That’s an average of about 67,934 new infections every day. Or like a new infection every 1.2 seconds since January 21, 2020.
“It is, first of all, good news to see that curve bend down a little. We’re still at a very high level of infections,” said Dr. Ashish Jha, dean of the Brown University School of Public Health.
“But I am very worried about whether we’re going to be able to sustain this or not. If we move quickly on vaccinations … then we can keep that curve heading down. But if the variants take hold first, that curve will turn back up. And things will get much worse,” he said.
“So this is a race. Obviously I hope we win.”
Fauci: One of the new strains could be deadlier
A variant strain called B.1.1.7, first identified in the United Kingdom, is particularly concerning.
It’s been detected in at least 22 US states, according to data posted Friday by the Centers for Disease Control and Prevention.
A UK report released Friday said there’s “a realistic possibility” that B.1.1.7 has a higher death rate than other variants.
“The data is mounting — and some of it I can’t share — that clearly supports that B.1.1.7 is causing more severe illness and increased death,” said Michael Osterholm, director of the Center for Infectious Disease Research and Policy at the University of Minnesota.
“Already we know this variant has increased transmission, and so this is more very bad news.”
Dr. Anthony Fauci, director of the National Institute of Allergy and Infectious Diseases, said it’s certainly possibly this strain could be more harmful.
“We need to assume now that what has been circulating dominantly in the UK does have a certain degree of increase in what we call virulence, namely the power of the virus to cause more damage including death,” Fauci said told CBS’ “Face the Nation” on Sunday.
He noted that the research is still evolving.
“The data that came out was after they had been saying all along that it did not appear to be more deadly, so that’s where we got that information,” Fauci said.
The director of the National Institutes of Health, Dr. Francis Collins said Saturday it’s still too soon to tell if the B.1.1.7 variant is deadlier, saying the data is “very preliminary.”
“It looks as if, if you look at 1,000 people who got infected with Covid-19, generally about 1%, 10 of them, would die of it. Maybe with this virus, it would be 13 instead of 10,” Collins told MSNBC. “That’s a small difference.”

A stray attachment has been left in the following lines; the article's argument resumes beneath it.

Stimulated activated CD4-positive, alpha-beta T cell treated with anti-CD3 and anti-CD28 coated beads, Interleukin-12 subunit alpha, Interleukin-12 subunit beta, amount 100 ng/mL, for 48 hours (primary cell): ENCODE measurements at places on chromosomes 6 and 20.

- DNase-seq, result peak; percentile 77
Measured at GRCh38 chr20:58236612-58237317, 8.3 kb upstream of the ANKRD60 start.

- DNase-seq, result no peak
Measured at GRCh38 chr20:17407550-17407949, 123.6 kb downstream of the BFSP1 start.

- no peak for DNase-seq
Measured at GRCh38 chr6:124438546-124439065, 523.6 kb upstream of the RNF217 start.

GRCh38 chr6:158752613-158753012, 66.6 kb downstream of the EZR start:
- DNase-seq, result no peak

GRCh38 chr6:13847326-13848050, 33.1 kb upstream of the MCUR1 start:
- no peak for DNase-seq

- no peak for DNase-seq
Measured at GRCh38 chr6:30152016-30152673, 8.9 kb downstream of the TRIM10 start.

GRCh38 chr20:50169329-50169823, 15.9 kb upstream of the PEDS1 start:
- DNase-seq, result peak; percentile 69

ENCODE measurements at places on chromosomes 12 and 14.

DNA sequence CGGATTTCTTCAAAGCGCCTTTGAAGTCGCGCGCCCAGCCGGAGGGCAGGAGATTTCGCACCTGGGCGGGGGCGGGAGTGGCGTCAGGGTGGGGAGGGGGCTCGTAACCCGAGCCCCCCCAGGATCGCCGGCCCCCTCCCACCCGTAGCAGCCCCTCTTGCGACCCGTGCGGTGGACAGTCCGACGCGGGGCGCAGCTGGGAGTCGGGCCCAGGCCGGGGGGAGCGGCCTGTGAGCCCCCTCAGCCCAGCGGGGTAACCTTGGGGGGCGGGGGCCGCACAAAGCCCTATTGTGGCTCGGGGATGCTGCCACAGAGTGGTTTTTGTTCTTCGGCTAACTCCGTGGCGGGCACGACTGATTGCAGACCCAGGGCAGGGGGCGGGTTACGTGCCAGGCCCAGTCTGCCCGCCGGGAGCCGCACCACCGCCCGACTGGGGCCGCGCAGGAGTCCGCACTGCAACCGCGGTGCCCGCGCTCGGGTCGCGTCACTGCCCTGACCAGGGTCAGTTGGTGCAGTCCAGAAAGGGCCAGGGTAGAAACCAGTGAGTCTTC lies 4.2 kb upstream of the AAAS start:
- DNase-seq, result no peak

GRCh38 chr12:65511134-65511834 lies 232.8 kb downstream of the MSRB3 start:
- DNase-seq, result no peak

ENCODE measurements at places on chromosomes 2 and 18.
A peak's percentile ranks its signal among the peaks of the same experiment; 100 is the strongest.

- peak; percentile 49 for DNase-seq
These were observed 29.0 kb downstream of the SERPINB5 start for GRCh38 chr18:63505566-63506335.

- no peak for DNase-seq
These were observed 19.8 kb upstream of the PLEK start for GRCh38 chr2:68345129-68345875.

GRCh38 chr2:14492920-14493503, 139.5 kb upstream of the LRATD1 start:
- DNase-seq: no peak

He added that increased mortality could be a “consequence of the fact that the UK health system is really overwhelmed.”
“That has an effect also on mortality,” Collins added.
In the US, Washington state health officials said they found the variant in testing samples in the state.
“We’re now in that second half of fighting this pandemic,” Washington Secretary of Health Umair A. Shah said Saturday.
“It’s very important for us to really double down on our efforts to prevent this strain as well as any strain from taking over, because we want to make sure that transmission does not happen in our state and the best way to do that is prevention, prevention, prevention.”
And that the same measures that can help prevent coronavirus infections in the past — wearing masks, social distancing and frequent hand washing — also fight against variant strains.
20.5 million vaccine doses administered in US
“I would anticipate that within a period of likely no more than two weeks, that the data will be looked at by the Data and Safety Monitoring Board,” Fauci told MSNBC.
If the data is strong enough, the next step would be presenting it to the Food and Drug Administration for an emergency use authorization.
“Let’s say they do … get an EUA in February, by the time they get a meaningful amount of doses, it likely will be a month or two following that,” he said. “Once they get going into May, June, July, August, then you’re going to see a sharp escalation of additional doses of this one-dose vaccine.”
The FDA says ‘modest delays’ are OK
Meanwhile, the FDA also told CNN Saturday that if absolutely necessary, “modest delays” between first and second doses of the current Covid-19 vaccines are not expected to decrease protection against the virus.
The agency said it “recognizes that getting as many people as possible across the country fully immunized will help to curtail the spread of the virus that causes COVID-19 and should be a priority.”
Previously, the FDA had warned changes to vaccine schedules without appropriate data could put public health at risk.
The CDC also updated its guidance to say second doses of vaccines may be scheduled up to six weeks after initial doses, if necessary, adding second doses should be administered as close as possible to the recommended interval — three weeks after the first dose for the Pfizer/BioNTech vaccine and four weeks for the Moderna vaccine.
Hospital leader: ‘We truly are in the darkest days’
That all comes as the US continues to fight a brutal battle against the virus.
And more than 6,800 people remain hospitalized with the virus — 24% of whom are in the ICU.
“While we are seeing some positive data in daily new cases and hospitalizations, we are far from out of the woods,” Public Health Director Barbara Ferrer said.
“It is critically important we slow COVID-19 spread to decompress the strain on our healthcare system and save lives.”
In Georgia, one health care official described a grim image of the grip of the virus.
“We truly are in the darkest days of this pandemic,” said Dr. Deepak Aggarwal at the Northeast Georgia Medical Center on Saturday night.
“We are seeing more than 200 patients per day now, than we normally see at this time of the year. “
“And also, we’re dealing with the increasing number of deaths,” Aggarwal said.
“Our system normally deals with less than 10 deaths per month.” But by January 21, “we have already had 169 deaths.”
CNN’s Naomi Thomas, Michael Nedelman, Lauren Mascarenhas, Elizabeth Cohen and Carma Hassan contributed to this report.